const [state, setState] = createStore({
  todos: [
    { task: 'Finish work', completed: false }
    { task: 'Go grocery shopping', completed: false }
    { task: 'Make dinner', completed: false }
  ]
});

setState('todos', [0, 2], 'completed', true);
// {
//   todos: [
//     { task: 'Finish work', completed: true }
//     { task: 'Go grocery shopping', completed: false }
//     { task: 'Make dinner', completed: true }
//   ]
// }

setState('todos', { from: 0, to: 1 }, 'completed', c => !c);
// {
//   todos: [
//     { task: 'Finish work', completed: false }
//     { task: 'Go grocery shopping', completed: true }
//     { task: 'Make dinner', completed: true }
//   ]
// }

setState('todos', todo => todo.completed, 'task', t => t + '!')
// {
//   todos: [
//     { task: 'Finish work', completed: false }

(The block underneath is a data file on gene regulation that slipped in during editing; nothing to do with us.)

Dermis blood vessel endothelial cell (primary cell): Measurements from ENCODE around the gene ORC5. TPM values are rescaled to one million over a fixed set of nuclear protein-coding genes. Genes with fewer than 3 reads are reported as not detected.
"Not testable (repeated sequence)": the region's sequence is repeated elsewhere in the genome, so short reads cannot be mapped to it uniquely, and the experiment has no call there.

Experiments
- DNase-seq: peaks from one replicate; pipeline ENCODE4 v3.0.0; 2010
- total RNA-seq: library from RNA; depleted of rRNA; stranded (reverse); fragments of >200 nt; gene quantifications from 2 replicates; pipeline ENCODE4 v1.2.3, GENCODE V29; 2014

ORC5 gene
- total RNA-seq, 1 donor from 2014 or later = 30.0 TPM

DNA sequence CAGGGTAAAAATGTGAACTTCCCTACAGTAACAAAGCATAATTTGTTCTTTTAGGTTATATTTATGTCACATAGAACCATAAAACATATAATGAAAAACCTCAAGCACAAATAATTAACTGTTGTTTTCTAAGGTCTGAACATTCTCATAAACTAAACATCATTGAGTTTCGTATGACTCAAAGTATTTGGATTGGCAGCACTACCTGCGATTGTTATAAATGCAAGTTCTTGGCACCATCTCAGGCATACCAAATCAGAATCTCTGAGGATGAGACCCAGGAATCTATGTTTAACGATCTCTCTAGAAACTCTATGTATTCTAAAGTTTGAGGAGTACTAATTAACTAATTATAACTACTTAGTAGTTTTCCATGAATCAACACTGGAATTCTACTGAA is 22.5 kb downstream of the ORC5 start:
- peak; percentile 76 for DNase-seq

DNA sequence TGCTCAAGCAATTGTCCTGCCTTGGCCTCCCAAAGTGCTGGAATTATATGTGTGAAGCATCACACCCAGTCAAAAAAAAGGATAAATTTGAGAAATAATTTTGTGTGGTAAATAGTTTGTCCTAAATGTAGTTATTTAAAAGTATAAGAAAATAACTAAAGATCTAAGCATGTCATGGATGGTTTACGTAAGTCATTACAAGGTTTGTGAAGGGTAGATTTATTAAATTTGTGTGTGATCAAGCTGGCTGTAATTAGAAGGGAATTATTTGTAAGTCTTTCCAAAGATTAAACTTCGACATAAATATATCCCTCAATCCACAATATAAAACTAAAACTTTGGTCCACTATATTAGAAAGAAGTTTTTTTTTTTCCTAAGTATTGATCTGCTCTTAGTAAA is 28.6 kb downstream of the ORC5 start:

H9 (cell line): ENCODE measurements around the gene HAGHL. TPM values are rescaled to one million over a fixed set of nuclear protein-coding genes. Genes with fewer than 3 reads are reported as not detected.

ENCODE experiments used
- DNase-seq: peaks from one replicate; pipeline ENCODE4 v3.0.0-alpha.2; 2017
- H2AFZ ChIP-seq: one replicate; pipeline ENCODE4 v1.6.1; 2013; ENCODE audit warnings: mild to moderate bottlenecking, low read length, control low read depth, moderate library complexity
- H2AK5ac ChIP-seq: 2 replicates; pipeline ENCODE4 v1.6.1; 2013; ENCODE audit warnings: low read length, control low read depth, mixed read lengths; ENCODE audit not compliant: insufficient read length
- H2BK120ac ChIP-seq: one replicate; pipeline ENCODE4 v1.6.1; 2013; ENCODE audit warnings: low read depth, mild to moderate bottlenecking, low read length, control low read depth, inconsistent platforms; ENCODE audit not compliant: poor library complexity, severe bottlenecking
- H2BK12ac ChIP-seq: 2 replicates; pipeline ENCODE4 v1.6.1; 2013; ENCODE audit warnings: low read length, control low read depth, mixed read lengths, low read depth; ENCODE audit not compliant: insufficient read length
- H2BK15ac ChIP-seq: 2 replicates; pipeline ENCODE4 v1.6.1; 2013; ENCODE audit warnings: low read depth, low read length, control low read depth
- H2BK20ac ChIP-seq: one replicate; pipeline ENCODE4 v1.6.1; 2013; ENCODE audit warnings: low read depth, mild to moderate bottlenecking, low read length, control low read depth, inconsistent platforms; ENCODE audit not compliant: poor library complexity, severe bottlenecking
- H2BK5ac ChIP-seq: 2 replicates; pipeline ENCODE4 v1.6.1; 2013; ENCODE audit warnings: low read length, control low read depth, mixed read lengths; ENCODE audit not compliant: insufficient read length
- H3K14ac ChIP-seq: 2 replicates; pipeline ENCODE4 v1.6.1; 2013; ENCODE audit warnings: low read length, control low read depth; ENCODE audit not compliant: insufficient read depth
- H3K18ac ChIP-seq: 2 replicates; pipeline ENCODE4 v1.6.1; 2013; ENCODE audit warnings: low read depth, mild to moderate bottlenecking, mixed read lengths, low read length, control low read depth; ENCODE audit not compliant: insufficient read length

//     { task: 'Go grocery shopping!', completed: true }
//     { task: 'Make dinner!', completed: true }
//   ]
// }

setState('todos', {}, todo => ({ marked: true, completed: !todo.completed }))
// {
//   todos: [
//     { task: 'Finish work', completed: true, marked: true }
//     { task: 'Go grocery shopping!', completed: false, marked: true }
//     { task: 'Make dinner!', completed: false, marked: true }
//   ]
// }

If you need to update the store by localized mutation, then there is utility named produce which is inspired by Immer. This util takes a callback which will receive the current state as a parameter and we can change the store in a mutable manner inside this block. Here is an example from the SolidJS doc:

// import path
import { produce } from "solid-js/store";

// updating store with mutation
setState(
  produce((s) => {
    s.user.name = "Frank";
    s.list.push("Pencil Crayon");
  })
);

Conclusion

We can use createSignal to manage less nested or primitive data and createStore can be used when there is a more nested object and if there is a need to have more control on changing the deeply nested properties. Both the hooks can be separated from the component function so that we can separate the store logic from components and use them to manage the complex store of the whole application.